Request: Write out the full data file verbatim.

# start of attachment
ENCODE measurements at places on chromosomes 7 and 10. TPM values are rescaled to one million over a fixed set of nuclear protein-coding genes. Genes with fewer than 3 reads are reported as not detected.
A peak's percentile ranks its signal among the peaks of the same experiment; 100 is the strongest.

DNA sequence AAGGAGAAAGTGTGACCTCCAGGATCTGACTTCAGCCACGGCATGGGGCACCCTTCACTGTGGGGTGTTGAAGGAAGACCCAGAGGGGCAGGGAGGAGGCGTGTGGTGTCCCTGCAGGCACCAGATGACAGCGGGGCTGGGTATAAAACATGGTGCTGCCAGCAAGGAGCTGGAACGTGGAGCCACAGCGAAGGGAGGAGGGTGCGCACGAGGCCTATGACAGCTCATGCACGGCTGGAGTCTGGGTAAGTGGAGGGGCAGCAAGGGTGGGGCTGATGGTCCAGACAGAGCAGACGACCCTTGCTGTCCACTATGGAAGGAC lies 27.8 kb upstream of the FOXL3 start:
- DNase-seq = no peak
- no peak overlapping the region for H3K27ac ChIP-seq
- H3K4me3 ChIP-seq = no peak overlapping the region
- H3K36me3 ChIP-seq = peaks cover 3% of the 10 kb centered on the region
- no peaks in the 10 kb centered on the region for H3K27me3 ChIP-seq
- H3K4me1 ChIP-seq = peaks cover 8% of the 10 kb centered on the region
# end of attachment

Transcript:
ENCODE measurements at places on chromosomes 7 and 10. TPM values are rescaled to one million over a fixed set of nuclear protein-coding genes. Genes with fewer than 3 reads are reported as not detected.
A peak's percentile ranks its signal among the peaks of the same experiment; 100 is the strongest.

DNA sequence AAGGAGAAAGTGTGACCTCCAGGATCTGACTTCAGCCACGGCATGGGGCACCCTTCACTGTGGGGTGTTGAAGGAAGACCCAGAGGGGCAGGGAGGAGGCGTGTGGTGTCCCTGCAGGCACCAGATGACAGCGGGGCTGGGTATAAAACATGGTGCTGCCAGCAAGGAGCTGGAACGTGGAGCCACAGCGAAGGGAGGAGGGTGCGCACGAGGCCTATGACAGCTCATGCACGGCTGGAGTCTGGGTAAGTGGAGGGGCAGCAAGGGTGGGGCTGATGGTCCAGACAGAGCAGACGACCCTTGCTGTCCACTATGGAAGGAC lies 27.8 kb upstream of the FOXL3 start:
- DNase-seq = no peak
- no peak overlapping the region for H3K27ac ChIP-seq
- H3K4me3 ChIP-seq = no peak overlapping the region
- H3K36me3 ChIP-seq = peaks cover 3% of the 10 kb centered on the region
- no peaks in the 10 kb centered on the region for H3K27me3 ChIP-seq
- H3K4me1 ChIP-seq = peaks cover 8% of the 10 kb centered on the region